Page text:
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The Secret Life of Walter Mitty

For a film about taking risks and embracing adventure, it feels awfully safe.

By Max Weiss | December 27, 2013, 4:30 pm

-Courtesy Twentieth Century Fox
MaxSpace

The Secret Life of Walter Mitty

For a film about taking risks and embracing adventure, it feels awfully safe.

By Max Weiss | December 27, 2013, 4:30 pm

-Courtesy Twentieth Century Fox

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Cute but impossibly bland, The Secret Life of Walter Mitty is missing the magic that director Ben Stiller is clearly striving for. Instead, it plays like Wes Anderson Lite. And any resemblance to the sweetly sad James Thurber story it’s loosely based on is tangential at best.

Stiller plays the mild-mannered titular character who works in the negative processing department at Life magazine, which has been taken over by efficiency experts, led by the cartoonishly smarmy Ted Hendricks (Adam Scott). Walter has a crush on winsome co-worker Cheryl (Kristen Wiig, mostly wasted) and spends much of his day dreaming about impressing her with a bold, heroic life that he doesn’t lead. There’s a back story: Walter’s father died when he was a boy, so he had to put away the rebelliously boyish things (mohawk, skateboard) and get a job at Papa John’s. (The Papa John's product placement is just one of many in this film: There’s also eHarmony and Cinnabon—described as “frosted heroin” at one point!—and probably a few others that I missed.)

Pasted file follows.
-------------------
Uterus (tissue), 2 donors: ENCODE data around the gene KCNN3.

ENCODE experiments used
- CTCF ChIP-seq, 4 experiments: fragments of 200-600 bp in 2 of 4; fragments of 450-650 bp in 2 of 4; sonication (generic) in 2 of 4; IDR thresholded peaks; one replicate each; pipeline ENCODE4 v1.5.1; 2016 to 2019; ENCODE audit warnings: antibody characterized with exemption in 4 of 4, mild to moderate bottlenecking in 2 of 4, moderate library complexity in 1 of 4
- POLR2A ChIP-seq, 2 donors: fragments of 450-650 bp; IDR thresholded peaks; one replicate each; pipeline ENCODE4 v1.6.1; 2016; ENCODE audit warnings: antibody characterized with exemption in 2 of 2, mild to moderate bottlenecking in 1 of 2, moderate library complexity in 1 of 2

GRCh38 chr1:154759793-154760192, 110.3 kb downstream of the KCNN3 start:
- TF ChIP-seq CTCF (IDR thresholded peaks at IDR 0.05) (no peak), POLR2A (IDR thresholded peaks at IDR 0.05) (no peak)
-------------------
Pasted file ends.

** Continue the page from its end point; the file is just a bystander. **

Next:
When a photo that is meant to capture the “quintessence of Life magazine” goes missing, Walter has to track down Sean O’Connell (Sean Penn, enjoying himself), the adventure junkie photographer who took it. This takes Walter to Greenland, Iceland, and the Himalayas. During that time, he grows some hipster scruff, acquires some man-jewelry, and basically learns to live life to the fullest.

This is obviously super corny stuff and it’s played for maximum whimsy. But whimsy is a dangerous thing in the wrong hands. (Wes Anderson films should come with a warning: Do Not Try This At Home.) The Secret Life of Walter Mitty has no mystery, no secrets to share. It’s pleasant enough, but for a film about taking risks and embracing adventure, it feels awfully safe.




Meet The Author
Max Weiss is the managing editor of Baltimore and a film and pop culture critic.

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